Interesting thread here about Tesla’s tipping point. That’s the theoretical point at which a Tesla product becomes such a strong value proposition over ICE that buyers run out of objections. Yes, the high-end sedan segment has already “tipped” in Tesla’s favor, but few can breathe at that price altitude. The Model X may well repeat that feat in the high-end SUV market, but that’s another area where only eagles dare. Model 3 will fight the battle of Midway, with all the significance and bloodshed of that WWII conquest. Tipping in that segment means a massive strategic victory over the Axis of Oil. But that’s been discussed.
What about the $20k range — Camry/Accord territory? Does Tesla want to enter that theater of war? Is it even tippable? Perhaps we can learn by looking carefully at the “Tesla” of the last 15 years, a vehicle that established a beachhead in the $20k-ish segment despite a constant shower of bullets, much akin to the D-Day invasion of Normandy.
That’s the Prius. Born in 1997 in Japan, it was a bland, skinny head-scratcher of a sedan with unbelievable gas mileage but little else to offer. Compromises kept it from “tipping.” Too little trunk space. Too little winter traction. Too anemic a package. Too high a price for what you got. Too little known about this newfangled “hybrid” technology. Compared with EVs nowadays, which enjoy a certain cachet thanks to Tesla, hybrids in 1997 had no aspirational context whatsoever. Or, following this war analogy, no cover fire.
Toyota went back to the war room and emerged with a second-generation Prius that had little in common with the first, besides a hybrid powerplant. It had a more people room and a lot more cargo room, better winter performance thanks to real tires, and better summer performance thanks to an electric A/C that would run even when the engine shut off at traffic lights. The new EPA fuel economy rating was 60 city, 52 highway — a stretch for sure, but that’s what the sticker said. And the price wasn’t far north of Camry. You’d get that extra money back in fuel savings in just a year or two, and you’d still be driving a real car, not an MIT homework project. And you’d be green. How green? You’d be bouncing gaily with bunnies and deer through dew-covered meadows with a double-rainbow in the background, or something.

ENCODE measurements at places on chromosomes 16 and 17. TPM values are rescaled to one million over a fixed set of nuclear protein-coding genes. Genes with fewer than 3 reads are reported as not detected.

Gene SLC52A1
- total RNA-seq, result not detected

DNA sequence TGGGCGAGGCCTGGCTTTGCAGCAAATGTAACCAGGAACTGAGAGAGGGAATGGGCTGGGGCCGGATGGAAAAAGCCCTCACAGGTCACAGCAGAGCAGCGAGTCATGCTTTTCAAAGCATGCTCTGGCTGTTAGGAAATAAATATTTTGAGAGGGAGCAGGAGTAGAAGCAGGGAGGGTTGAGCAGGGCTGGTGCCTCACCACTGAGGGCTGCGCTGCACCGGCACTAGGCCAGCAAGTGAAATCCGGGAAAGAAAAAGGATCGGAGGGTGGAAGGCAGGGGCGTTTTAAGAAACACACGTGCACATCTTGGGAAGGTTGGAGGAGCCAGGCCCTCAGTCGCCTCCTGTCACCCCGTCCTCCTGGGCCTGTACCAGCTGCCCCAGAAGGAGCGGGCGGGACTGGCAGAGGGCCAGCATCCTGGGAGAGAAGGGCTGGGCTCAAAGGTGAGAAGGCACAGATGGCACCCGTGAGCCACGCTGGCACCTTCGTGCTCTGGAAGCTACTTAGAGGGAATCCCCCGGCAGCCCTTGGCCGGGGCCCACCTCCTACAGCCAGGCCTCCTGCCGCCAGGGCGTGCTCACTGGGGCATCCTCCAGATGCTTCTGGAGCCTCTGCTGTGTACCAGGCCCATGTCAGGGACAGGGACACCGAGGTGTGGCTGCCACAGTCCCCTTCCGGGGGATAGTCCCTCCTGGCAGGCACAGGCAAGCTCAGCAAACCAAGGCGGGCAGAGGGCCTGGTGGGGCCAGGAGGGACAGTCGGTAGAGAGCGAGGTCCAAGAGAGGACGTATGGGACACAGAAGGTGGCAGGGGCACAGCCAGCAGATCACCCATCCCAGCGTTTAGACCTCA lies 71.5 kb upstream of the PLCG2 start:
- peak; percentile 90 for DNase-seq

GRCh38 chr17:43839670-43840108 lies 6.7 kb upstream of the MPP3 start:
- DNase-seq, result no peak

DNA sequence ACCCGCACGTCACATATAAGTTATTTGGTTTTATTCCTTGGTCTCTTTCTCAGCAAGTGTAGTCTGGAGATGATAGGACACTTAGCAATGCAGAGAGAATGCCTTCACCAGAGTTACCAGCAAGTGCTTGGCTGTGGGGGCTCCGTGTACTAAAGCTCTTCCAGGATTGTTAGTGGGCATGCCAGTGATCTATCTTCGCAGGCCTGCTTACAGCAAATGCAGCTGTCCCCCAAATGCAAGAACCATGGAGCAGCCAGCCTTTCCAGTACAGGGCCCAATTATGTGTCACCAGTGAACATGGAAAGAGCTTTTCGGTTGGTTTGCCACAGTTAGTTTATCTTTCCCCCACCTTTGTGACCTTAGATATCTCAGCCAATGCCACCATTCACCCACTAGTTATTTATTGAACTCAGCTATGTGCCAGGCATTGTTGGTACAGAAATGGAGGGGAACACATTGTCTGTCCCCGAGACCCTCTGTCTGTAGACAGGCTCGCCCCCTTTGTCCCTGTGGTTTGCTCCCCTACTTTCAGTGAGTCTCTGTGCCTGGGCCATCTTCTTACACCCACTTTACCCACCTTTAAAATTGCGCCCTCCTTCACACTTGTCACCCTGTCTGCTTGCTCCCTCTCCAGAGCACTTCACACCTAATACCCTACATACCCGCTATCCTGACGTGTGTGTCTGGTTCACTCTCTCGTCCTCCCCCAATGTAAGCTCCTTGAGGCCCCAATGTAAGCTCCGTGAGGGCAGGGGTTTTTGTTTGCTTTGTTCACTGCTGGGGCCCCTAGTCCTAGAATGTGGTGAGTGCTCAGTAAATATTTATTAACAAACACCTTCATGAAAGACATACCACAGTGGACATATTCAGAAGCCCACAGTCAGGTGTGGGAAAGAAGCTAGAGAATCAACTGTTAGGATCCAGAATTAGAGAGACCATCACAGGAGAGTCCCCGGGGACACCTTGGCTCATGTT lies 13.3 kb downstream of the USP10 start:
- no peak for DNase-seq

The Prius waiting list at one point stretched to two years before Toyota finally was able to fatten production. Like the iPhone that would arrive years later, the Prius was the ultimate gadget that everyone, not just eccentrics, could appreciate for a host of reasons. Driving one made you environmentally and politically aware . . . of, um, something. Hollywood celebrities bought Priuses to show they were aware of it too. South Park did an episode about the car’s “smug” image, but ah well. The Prius has since wiped the floor with all hybrid competitors and grown into a family of cars in three sizes. And all this with lowly NiMH technology.*
In hindsight, what did it take for the Prius to go from near-zero to superhero overnight? A long list of little things. More room for your stuff, as George Carlin might say, and a few years of proven reliability, and a “right thing to do” image, and a better EPA rating. In short, a package that barely overcame objections instead of succumbing to them, and just often enough. That’s all it takes to “tip.”
OK, so fast-forward to, say, 2022.
Household solar has tipped. That’s important. It means people have an interest in plugging in a car, and it means Tesla is making coin by selling battery systems to myriad industries. The Model 3 has tipped, making Tesla a household name, and making a full EV less-scary. But $35k is still too rich for many, who simply cannot abide spending more than CamCord money on an automobile no matter what their household income. The $20k market is all about value, reliability, safety and comfort. Tesla’s one-two-punch of performance and looks, potent thus far, is welcome but not essential in this arena. It’s more about the math. Will Tesla unveil a relatively humble car whose operating cost and “right thing to do” image are so compelling that it’s worth cutting ties with old, trusty CamCord, even Prius, and buying into a youngish car brand that ties seamlessly into your new solar/battery system? Would these people bid farewell to Big Oil, Big Grid and Big Car Dealer in one bodacious gesture? It’s a little scary. But think of the $$ savings and the sense of one-upsmanship. It’s enough to make one a little smug.
* Yes, the Plug-In Prius has a li’l Lithium aux unit.